Accessibility Column

How Do I Get Out? Emergency egress for people with disabilities The provision of access for people with disabilities within public buildings has seen enormous improvements over the previous two decades. Multistory buildings which previously provided stair only access beyond the ground level, and often to the ground level, are simply not permissible under today’s legislative requirements directing the design and amenity of public buildings. People with disabilities, in the most part, can now enter and navigate their way around a new building, but what is being done to assist people with disabilities in evacuating safely and with the dignity afforded to all other occupants? Current Requirements The current legislative requirements do not identify any specific provisions for people with disabilities and emergency egress, with the exception of wider and shorter egress paths in buildings such as aged care facilities and hospitals. There is no requirement that lifts be functional in the event of an emergency, and are in almost all instances not made available, leaving stair only access from all other levels other than one connected to the external ground levels. In the event that the source of the emergency occurs on the same floor, people who are unable to use the stairs are effectively exposed to the immediate hazard while all other occupants have a means to escape from the source. International Best Practice A number of international standards and guidelines exist which provide far more holistic and effective solutions for a more diverse group of possible occupants. The more distinguished of these include the International Building Code -2009 (IBC) and the British Standard BS999 (2008) Code of practice for fire safety in the design, management and use of buildings. The IBC is the referenced document in the legislation requirements in Northern America, and of course the British Standard is the equivalent in the UK. These outline a series of technical provisions directed at assisting people with disabilities. Some of these provisions include: • The use of visual alarms; • The use of auxiliary alarms (e.g. vibrating) in some settings such as residential applications and hotels; • The provision of resting places along egress paths; • The provision of accessible egress paths; • The use of appropriate wayfinding strategies for egress and for identification of facilities associated with emergency egress (e.g. tactile and Braille signage); • The use of evacuation lifts for emergency egress; • The implementation of fire and smoke isolated areas of refuge which connect to lifts and accessible egress paths, and which do not interfere with the egress of other occupants; 18 | www.awardmagazine.com.au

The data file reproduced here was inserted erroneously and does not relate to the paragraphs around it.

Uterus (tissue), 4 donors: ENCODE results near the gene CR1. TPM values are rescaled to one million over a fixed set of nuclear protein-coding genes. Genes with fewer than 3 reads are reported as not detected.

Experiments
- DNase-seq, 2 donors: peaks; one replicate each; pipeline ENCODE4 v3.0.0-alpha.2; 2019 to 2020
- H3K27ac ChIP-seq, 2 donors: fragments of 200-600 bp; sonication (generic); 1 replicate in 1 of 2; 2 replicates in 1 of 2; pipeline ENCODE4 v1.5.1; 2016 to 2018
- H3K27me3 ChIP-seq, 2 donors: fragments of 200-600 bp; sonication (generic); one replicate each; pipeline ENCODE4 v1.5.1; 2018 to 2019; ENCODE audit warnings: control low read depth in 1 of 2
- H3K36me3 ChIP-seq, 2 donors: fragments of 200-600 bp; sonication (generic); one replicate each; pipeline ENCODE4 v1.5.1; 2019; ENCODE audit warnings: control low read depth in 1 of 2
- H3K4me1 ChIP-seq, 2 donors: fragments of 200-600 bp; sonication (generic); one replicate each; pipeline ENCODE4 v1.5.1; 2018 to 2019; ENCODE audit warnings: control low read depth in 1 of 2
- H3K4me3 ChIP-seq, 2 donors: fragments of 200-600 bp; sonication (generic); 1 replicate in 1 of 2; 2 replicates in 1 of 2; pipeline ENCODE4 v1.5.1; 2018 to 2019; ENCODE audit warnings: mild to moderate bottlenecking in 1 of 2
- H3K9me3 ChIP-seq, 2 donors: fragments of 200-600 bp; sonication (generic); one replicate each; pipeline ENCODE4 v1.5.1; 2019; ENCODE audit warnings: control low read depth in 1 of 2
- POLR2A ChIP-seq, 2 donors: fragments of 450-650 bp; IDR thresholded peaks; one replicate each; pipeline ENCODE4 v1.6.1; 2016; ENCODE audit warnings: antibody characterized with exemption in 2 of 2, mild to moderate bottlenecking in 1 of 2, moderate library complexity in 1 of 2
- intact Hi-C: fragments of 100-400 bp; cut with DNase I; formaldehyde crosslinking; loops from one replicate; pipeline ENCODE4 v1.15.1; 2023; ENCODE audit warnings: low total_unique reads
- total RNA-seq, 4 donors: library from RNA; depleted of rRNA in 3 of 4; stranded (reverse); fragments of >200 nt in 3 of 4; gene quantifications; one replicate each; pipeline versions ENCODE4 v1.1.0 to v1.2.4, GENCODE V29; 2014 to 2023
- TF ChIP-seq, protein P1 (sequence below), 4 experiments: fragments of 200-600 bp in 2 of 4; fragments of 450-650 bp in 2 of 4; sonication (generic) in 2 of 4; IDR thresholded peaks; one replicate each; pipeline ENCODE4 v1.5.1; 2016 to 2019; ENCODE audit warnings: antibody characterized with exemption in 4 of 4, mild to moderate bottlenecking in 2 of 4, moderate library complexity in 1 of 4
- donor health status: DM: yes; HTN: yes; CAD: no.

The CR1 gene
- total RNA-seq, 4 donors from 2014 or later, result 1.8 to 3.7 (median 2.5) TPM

• The provision of two-way communication systems within refuge areas as well as lifts designated for emergency egress. Surprisingly none of these provisions are currently requirements under the Building Code of Australia’s (BCA) deemed to satisfy provisions. Providing Functional and Holistic outcomes In light of this set of circumstances, the question arises of what can be done in an Australian context to see more function and holistic outcomes for as many building occupants as possible. Of course this may be achieved by consulting the aforementioned standards and incorporating the strategies outlined in these. Given their divergence from the Deemedto-Satisfy provisions under the BCA, a performance based solution may be required through the engagement of a Fire Engineer. The inclusion of a Fire Engineer adds flexibility to the process and to the design. Beyond facilitating the incorporation of the strategies discussed above additional strategies may include phased / staged evacuations and more strategic compartmentalisation. Of equivalent significance is also the engagement of a suitably experienced Access Consultant who can inform the process with regard to the varying needs of people with disabilities and the application of technical provisions facilitating access for people with disabilities. The Australian Standard AS 3745 – 2010 Planning for Emergencies in Facilities provides a framework for emergency planning which also recognizes the facilities provided by the building and how they may be used. The implementation of this standard is required in order to meet the intent of OH&S legislation across the various states and territories. This however is typically carried out after construction and involves the collaboration of the building owners and users. If a building evacuation plan is developed in the early design stages of the building, then far greater scope to equitably meet the needs of all occupants is possible. This offers an effective way of identifying risks at the early stage of building design. For more information about this article, please visit www.awardmagazine.com.au/industrybriefs